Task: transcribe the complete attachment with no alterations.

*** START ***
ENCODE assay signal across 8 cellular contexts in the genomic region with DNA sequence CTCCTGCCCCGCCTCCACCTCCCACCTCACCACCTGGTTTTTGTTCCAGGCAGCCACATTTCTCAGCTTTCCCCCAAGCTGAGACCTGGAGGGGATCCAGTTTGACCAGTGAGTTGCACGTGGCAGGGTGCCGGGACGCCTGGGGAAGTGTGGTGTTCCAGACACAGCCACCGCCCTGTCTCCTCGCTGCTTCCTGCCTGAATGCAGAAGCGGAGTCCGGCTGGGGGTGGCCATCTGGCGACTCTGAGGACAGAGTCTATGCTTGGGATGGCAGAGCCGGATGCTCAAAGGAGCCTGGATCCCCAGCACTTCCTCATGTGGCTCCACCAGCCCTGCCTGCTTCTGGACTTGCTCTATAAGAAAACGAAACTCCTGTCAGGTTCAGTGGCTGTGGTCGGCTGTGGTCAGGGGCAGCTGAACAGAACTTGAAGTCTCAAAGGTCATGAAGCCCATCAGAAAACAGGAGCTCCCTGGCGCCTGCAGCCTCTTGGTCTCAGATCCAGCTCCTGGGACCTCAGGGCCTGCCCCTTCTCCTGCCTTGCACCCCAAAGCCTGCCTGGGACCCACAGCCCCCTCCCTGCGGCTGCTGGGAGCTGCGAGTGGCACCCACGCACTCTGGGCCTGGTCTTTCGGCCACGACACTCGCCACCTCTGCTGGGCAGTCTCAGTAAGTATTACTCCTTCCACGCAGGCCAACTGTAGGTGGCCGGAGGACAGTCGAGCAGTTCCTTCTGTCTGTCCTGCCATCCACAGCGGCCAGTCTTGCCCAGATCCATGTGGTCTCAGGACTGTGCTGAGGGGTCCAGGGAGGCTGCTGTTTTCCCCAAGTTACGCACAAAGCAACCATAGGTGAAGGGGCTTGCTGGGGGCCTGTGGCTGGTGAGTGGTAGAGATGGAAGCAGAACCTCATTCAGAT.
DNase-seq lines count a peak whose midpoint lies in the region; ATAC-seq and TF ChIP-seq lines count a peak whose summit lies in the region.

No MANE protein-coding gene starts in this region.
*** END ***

ENCODE assay signal across 8 cellular contexts in the genomic region with DNA sequence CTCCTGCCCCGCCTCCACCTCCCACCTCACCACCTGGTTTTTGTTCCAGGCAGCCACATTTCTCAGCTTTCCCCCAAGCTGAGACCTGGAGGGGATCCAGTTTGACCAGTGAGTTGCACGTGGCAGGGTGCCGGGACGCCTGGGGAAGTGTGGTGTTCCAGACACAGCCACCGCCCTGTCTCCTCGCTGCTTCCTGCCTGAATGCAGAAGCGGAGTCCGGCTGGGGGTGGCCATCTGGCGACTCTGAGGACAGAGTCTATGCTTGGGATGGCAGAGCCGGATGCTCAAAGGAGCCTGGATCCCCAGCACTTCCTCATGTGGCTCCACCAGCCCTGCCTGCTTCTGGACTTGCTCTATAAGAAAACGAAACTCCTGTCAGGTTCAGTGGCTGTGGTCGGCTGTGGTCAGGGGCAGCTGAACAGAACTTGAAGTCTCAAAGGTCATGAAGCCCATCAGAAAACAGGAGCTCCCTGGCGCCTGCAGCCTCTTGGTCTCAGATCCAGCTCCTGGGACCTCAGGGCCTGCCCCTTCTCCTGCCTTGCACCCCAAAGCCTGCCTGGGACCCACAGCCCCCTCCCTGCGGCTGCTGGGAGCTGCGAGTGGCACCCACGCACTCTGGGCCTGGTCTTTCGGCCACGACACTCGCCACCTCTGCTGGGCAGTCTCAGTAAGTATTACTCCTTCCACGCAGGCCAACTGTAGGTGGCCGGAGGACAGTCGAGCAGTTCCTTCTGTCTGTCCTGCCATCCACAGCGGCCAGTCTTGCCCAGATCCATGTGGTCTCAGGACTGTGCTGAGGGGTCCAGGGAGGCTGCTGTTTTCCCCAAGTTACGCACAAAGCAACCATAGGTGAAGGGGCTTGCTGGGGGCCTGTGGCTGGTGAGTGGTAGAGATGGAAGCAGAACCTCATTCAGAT.
DNase-seq lines count a peak whose midpoint lies in the region; ATAC-seq and TF ChIP-seq lines count a peak whose summit lies in the region.

No MANE protein-coding gene starts in this region.